Catalan Language and History

For a sizable chunk of its history, Barcelona was ruled by outsiders. Five early events stand out:

  • In 801 the Holy Roman Empire, under Charlemagne’s son Louis the Pious, conquers Barcelona. Catalonia becomes a military buffer zone against the advance of the Moors.
  • In 987 the Frankish vassal Count Borell II of Barcelona refuses to swear loyalty to the Empire, and Catalonia becomes a de facto independent feudal state.
  • In 1137 Catalonia merges with Aragón. The two realms are nominally equal, but Catalonia wields less power.
  • In 1469 Fernando of Aragón marries Isabella of Castile; in the emerging single state of Spain, Catalonia loses most of what remains of its political and economic clout.
  • In 1714 Carlist Catalonia picks the wrong side in the War of the Spanish Succession, Barcelona falls to Felipe V, who abolishes the last of Catalonia’s surviving rights and privileges.

Early in its grip on the Iberian peninsula, the Roman Empire took over a little town built by a tribe known as the Laietans and established, in 133 BC, a colony called Colonia Favencia Julia Augusta Paterna Barcino. After Rome’s decline, in the 4th century, Barcelona enjoyed a golden age as the Visigothic capital, under the rule of Ataulf and the Roman empress of the West, Galla Placidia (388–450), daughter of Theodosius I and one of the most influential and fascinating women of early European history. Ataulf was assassinated in Barcelona in 415; his successors moved their capital to Toledo, leaving Barcelona in a secondary role through the 6th and 7th centuries. The Moors invaded Iberia in the 8th century; and in 801, the Franks under Charlemagne’s son Louis the Pious captured Barcelona and reconfigured Catalonia as the Spanish March—a buffer zone at the edge of the Moorish empire, which then extended to just south of Barcelona itself.

Over the next two centuries the Catalonian fiefs grew ever more independent. In 985 the Frankish King Lothair failed to reinforce Barcelona against a Moorish attack, and in 987 the counties of Catalonia renounced their fealty to the Empire, becoming an independent federation with Barcelona as its capital. The marriage in 1137 of Count Ramon Berenguer IV of Catalonia to Petronella, daughter of King Ramiro II of Aragón, united the two feudal states. The crown of Aragón, with Barcelona at its center, controlled the Mediterranean until the 15th century. The marriage of Ferdinand II of Aragón and Isabella of Castile and León in 1474 brought Aragón and Catalonia into a united Spain. Barcelona suffered a decline with the discovery of the Americas in 1492, when the focus of maritime trade shifted from the Mediterranean to the Atlantic. Madrid became the seat of Spain's royal court in 1562, but Catalonia retained certain autonomous rights until 1714 when, during the War of the Spanish Succession, the victorious Felipe V suppressed all expressions of Catalan identity. Not until the mid-19th century would Barcelona experience the so-called Renaixenca, a rebirth of nationalism that recalled its former glory.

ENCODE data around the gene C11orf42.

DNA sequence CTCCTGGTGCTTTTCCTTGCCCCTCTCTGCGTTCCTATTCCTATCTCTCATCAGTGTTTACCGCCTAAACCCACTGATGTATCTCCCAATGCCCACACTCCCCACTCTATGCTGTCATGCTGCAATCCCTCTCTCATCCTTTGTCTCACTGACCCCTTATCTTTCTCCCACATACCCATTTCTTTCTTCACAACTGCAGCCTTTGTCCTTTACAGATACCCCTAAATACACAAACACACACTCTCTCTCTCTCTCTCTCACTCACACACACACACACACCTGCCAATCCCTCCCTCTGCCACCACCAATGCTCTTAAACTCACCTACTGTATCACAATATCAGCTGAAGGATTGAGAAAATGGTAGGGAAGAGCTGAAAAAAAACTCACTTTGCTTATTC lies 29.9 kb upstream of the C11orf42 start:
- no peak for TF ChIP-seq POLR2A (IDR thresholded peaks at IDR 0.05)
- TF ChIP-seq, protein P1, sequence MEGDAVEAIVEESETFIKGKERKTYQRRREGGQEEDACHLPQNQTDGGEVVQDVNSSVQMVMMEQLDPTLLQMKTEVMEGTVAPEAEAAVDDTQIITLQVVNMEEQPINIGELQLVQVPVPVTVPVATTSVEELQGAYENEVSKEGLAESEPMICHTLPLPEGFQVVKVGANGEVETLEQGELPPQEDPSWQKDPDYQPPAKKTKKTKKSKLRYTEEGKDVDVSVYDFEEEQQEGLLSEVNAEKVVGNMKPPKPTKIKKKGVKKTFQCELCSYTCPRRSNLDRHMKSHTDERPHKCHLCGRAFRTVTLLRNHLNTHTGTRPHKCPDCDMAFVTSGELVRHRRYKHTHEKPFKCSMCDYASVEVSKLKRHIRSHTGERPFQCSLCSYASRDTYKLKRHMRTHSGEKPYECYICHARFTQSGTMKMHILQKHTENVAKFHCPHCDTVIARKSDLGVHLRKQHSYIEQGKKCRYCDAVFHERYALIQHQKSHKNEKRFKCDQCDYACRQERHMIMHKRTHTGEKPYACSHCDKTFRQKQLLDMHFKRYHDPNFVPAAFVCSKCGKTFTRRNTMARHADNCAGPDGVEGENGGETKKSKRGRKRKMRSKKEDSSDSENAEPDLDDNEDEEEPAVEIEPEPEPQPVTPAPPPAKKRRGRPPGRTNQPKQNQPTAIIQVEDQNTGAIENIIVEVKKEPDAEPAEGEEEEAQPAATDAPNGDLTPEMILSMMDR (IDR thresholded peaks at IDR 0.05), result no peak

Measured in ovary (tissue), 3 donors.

Barcelona grew stronger throughout the early 20th century. After the abdication of Alfonso XIII and the establishment of the Second Spanish Republic in 1931, Catalonia recovered much of its former freedom—only to lose it again in the Civil War. When the war ended, Catalan identity was brutally suppressed; books in Catalan were burned, towns were renamed in Spanish, and the Catalan language was banned. This repression lasted until Franco’s death in 1975, when Catalonian home rule was granted; Catalonia’s parliament was reinstated in 1980. Catalan is now Barcelona’s co-official language, along with Castellano (Castilian Spanish). Street names are signposted in Catalan, and the media publishes and broadcasts in Catalan. The culmination of this rebirth was the staging of the 1992 Olympics: roads, promenades, beaches, marinas, and neighborhoods were created. During the Summer Games, Catalonia announced its national identity to the world. In 2004, the city hosted the first Universal Forum of Cultures. The Forum site, with its convention center, parks and auditoriums, anchors the new Diagonal-Mar development, stretching from Plaça de les Glòries to the mouth of the Besòs River, punctuated with the works of renowned architects like Jean Nouvel, Oscar Tusquets, and Herzog & de Meuron.

Catalonia’s 2006 Autonomy Statute, approved under the socialist government of José Luis Rodríguez Zapatero, devolved still more power into local hands. Catalans today think of themselves as Catalans first and Spanish citizens second—even more under the conservative (and stubbornly anti-federalist) Partido Popular and its coalition partners, in power since 2011. Catalans are less than pleased with the share that comes back to them, of tax revenues rendered unto Madrid, and with what they regard as the PP's heavy-handed interference in their "internal" affairs; referenda and mass demonstrations in Catalonia in 2014 and 2015 indicate that nearly half the population would support a complete breakaway from Spain. In the September 2015 regional elections, a coalition of pro-independence parties won a narrow majority in the Catalan Parliament, with a nearly 80% turnout of eligible voters; since then local sentiment has shifted, as more Catalans come to favor some form of federal state, with more autonomy for the region, but it is still unclear how far or how fast the Parliament will push their separatist agenda.

Learning a few Catalan phrases will give you a much warmer reception than the usual Spanish. A friendly "bon dia" (good day) goes a long way.

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